places on the Oregon Short Line.
In Judge Harris division of thc
district court the following orders
have been made regarding probate
and motion calondars:
Elias Bakke vs. tho Kemmerer Coal
company, the motion to strike, after
the matter had been argued b coun
sel, was taken under advisement.
The suit of Ezra Parr, administra
tor, vs. the Oregon -Short Line com
pany, dismissed, the matter having
been amicably settled by the par-tics.
Thc hearing of the motion to vacate
service of summons In the case of the
First National bank of Fort Collins,
Colo , vs. Edward H. "Hall, continued
until January 19.
In the matter of tho estate of Mary
Farr, deceased, the hearing on the
petition of the administrator. Lulu
Browning, for the sale of certain real
property, has been concluded and the
court has taken the matter under ad
vlsemont. Tho demurrer In the case of the
Consolidated Wagon &, Machine com
pany vs. A. B. Corey, has been over
ruled and the defendant given fif
teen days In which to file an ans
wer. Hearing on the citation for the de
fendant to appear and show cause
why he has not obeyed the order of the
court regarding the payment of cer
tain alimony, in tho case of Maud
Eecles against WJlllam Eccles, has
been continued tp January 19
Other hearings continued until Jan
uary are ZIon's Co-operative Real
Estato company against George T
Stephens et al., .and the Union Pa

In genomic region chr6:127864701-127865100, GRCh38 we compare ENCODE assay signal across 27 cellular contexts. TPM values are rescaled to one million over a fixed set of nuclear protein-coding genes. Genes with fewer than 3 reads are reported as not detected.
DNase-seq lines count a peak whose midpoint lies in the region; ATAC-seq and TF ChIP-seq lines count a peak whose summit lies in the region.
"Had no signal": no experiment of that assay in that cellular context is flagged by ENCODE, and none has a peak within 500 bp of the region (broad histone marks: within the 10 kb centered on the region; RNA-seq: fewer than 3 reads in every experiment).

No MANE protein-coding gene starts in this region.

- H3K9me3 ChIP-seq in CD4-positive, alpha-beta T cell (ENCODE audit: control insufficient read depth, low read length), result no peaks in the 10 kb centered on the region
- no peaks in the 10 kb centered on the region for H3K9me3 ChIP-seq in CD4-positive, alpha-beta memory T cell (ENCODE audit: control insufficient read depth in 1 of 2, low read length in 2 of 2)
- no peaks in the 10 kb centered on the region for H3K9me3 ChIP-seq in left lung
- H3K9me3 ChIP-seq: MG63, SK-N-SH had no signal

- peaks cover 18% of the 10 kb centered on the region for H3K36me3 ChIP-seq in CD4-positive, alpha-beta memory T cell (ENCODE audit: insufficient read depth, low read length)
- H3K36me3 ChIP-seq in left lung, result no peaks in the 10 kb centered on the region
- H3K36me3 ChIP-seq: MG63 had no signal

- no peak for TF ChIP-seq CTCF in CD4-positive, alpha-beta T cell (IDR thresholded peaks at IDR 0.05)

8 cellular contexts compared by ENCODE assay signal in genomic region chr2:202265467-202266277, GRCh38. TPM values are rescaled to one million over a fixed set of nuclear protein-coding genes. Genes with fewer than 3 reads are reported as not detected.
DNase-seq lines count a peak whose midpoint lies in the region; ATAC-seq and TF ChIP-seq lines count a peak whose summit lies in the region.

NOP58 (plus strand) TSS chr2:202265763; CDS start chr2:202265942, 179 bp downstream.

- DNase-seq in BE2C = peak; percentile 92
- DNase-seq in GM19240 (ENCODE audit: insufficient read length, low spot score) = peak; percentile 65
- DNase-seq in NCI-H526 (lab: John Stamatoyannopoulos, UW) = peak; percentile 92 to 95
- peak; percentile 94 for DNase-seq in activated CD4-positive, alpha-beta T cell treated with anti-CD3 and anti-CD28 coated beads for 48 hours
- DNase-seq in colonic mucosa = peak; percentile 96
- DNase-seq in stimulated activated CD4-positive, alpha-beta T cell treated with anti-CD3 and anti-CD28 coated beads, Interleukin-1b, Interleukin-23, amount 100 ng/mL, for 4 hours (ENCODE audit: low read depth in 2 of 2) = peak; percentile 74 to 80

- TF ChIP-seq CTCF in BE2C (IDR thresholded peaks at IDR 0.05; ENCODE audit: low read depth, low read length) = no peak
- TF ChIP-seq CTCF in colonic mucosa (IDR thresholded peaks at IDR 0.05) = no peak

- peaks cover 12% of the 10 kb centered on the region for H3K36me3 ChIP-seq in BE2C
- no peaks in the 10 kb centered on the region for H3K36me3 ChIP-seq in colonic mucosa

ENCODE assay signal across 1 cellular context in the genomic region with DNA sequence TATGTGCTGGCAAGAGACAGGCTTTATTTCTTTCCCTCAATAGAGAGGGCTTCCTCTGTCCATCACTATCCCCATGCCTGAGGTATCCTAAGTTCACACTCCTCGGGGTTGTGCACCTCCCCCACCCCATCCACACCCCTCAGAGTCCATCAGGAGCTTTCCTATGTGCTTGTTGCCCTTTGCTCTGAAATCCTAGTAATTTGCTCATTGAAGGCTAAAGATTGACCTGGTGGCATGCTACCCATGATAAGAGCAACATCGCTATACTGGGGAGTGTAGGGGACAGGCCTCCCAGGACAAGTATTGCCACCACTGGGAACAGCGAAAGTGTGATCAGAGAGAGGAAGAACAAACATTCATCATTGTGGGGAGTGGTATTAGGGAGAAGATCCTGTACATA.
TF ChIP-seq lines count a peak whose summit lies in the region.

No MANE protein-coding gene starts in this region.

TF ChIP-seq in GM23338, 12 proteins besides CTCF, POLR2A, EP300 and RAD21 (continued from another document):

cific company against Amelia A.
Stokes. Demurrers are the questions
Involved In both cases.
In the caso of' .oe Greenwell vs.
Esther Taylor, the demurror has boon
overruled. The answer Is on flln
To tho senior class of Weber acad
emy belongs the credit for the largest
attended dancing party of the sea
son among the younger, social set
of the community The party was a
Leap Year affair and was given last
evening In the Academy hall. About
350 people were present.
Decorations or red and white were
strung across tho balcony, with the
class 'colors being used as a border.
In one corner of the hall was a rep
resentation of a home, with thc sign
"Wanted, a Man," placed over a small
reed organ Though the room seem
ingly contained all the necessities
for comfort and pleasure, tho opposi
tion offered by the attraclhely ar
ranged U. A P. I. B B. Frat corner,
was too great to permit of a very
long stay In tho home
In this corner a piano and tho op
portunity afforded for tho singing of
n number of the guests for the major
part of the evening Jersey cream
punch was also served in a pretty al
cove at tho west side of thc hall.
The most noteworthy feautre how
eer, was the manner in which the
.voting ladies took th0 Initiative In
filling the programs and. be it said to
their credit, during tho entlro pro
gram of 20 dances, but few wall
flowers were to be seen.
Excellent music was furnished by
a 12-pIcco orchestra under the di
rection of Prof. E. W .Nichols.
Announcement was made of a
dancing party to be given In the samo
hall next Friday evening by the Og